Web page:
"We'd suspend all of them without pay."
Liberal Senate leader James Cowan noted that he called for sanctions against the errant senators in the spring, but got no traction from the Conservatives. He said Harper bears responsibility for appointing the three to the upper chamber.
"This also doesn't get away from the issue of the Wright-Duffy payment, we have no more answers about that than we had in June, and we have more questions than we had in June," said Cowan.
That $90,000 payment — made by Harper's then-chief of staff Nigel Wright to Duffy in March to repay the senator's living expenses — is still the opposition's main focus in both Houses.
NDP ethics critic Charlie Angus won the support of other opposition parties Thursday for his bid to have a Commons committee determine whether Harper deliberately misled the Commons over the Senate expenses scandal or was deceived by his own staff.
Angus asked Commons Speaker Andrew Scheer to make a preliminary finding that Harper was in contempt of Parliament last spring when he repeatedly insisted no one in his office knew Wright had bailed out Duffy — an assurance since contradicted by the RCMP.
Angus wants the matter referred to the procedure and House affairs committee to find out whether Harper intentionally misled the Commons or whether his staff didn't bother to fill him in on the facts.
Harper was not in the Commons on Thursday, having flown to Brussels to finalize a free trade agreement with the European Union.
Scheer did not immediately rule on Angus's argument that Harper misled the House over the Wright-Duffy transaction.
Government House leader Peter Van Loan insisted Harper personally knew nothing about the Duffy bailout and that whatever he told the Commons was accurate to the best of his knowledge at the time.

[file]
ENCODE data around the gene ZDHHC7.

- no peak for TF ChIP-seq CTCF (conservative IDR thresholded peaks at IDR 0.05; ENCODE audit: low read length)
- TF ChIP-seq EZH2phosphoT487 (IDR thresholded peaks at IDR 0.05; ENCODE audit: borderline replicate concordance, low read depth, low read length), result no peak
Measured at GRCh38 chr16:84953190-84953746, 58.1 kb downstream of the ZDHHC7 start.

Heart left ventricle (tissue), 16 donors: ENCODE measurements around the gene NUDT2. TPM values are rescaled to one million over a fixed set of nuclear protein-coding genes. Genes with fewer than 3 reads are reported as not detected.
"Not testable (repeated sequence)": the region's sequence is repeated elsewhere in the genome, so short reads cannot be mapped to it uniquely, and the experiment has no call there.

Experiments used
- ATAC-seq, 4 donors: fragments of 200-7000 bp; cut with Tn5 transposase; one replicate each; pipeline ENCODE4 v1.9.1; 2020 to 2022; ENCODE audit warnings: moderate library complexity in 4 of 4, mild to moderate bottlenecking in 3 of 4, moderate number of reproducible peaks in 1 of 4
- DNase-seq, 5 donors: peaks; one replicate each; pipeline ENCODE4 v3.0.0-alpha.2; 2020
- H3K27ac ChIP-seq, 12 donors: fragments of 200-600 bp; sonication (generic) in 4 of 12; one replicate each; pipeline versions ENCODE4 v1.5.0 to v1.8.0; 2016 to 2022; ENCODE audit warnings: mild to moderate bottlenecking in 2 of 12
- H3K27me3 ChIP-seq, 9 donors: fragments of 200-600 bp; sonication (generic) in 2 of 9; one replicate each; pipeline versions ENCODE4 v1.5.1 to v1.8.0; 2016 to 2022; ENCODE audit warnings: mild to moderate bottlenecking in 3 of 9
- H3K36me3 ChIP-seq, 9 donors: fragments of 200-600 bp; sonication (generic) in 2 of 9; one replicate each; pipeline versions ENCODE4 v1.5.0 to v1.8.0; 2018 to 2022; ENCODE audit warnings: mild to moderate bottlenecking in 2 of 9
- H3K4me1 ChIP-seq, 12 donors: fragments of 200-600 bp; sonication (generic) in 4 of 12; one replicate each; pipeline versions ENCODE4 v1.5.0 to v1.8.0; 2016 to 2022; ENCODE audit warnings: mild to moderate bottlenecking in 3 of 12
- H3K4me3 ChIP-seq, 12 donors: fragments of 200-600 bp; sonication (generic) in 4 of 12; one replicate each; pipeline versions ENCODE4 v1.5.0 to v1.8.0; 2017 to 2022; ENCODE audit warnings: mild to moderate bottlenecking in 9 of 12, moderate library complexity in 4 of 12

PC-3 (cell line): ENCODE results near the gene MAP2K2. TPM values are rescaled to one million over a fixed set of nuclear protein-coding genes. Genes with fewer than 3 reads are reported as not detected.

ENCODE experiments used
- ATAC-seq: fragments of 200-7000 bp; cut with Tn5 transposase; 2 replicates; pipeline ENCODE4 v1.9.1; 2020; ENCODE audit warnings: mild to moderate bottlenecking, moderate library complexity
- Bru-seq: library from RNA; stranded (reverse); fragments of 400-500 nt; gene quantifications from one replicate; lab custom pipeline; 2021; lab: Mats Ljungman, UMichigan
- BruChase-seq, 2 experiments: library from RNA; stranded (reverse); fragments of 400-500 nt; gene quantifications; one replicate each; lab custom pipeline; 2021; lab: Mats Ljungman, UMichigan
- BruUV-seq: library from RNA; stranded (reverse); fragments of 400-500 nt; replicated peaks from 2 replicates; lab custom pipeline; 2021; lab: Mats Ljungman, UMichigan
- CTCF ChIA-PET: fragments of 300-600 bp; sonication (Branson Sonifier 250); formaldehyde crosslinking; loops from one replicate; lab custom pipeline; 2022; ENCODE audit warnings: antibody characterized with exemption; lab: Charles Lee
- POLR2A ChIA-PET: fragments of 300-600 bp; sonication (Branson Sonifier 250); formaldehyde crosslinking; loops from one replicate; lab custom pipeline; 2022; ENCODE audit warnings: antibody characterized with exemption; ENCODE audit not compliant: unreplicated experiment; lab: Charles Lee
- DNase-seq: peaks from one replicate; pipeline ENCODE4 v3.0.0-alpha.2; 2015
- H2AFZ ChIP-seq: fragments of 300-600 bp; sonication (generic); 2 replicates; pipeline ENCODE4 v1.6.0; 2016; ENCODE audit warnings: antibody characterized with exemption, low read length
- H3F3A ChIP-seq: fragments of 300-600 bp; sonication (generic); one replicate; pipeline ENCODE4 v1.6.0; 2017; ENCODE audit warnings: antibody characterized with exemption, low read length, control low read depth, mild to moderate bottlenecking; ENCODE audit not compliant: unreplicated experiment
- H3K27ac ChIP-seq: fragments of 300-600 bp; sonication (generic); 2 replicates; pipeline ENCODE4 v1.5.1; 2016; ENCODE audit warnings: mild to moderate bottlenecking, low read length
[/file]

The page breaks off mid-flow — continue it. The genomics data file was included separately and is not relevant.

Harper assured the Commons repeatedly that Wright acted on his own and did not say anything about the transaction to him or anyone else in his office.
However, an affidavit filed in court in July by the RCMP, which is investigating the scandal, revealed that at least three other people in the Prime Minister's Office knew about the transaction.
Wright informed the Mounties that he'd told his assistant, David van Hemmen, as well as Harper's legal adviser, Benjamin Perrin, and Chris Woodcock, the PMO's director of issues management. Sen. Irving Gerstein, who controls the Conservative party's purse strings, was also in the loop, according to the RCMP affidavit.
Angus noted Thursday that Harper was grilled incessantly about the matter in the Commons for weeks yet never changed his assertion that Wright had told no one about the bailout.
"Can any Canadian seriously believe that day after day of being asked to account for what happened in his office, the prime minister never sat down with senior staff to work out the facts of the matter?" Angus told Scheer.
"Either the prime minister's staff lied to him, which left him armed with untrue answers on the highest profile story of the day and an unprecedented political scandal, or the prime minister himself perhaps chose to ignore the truth."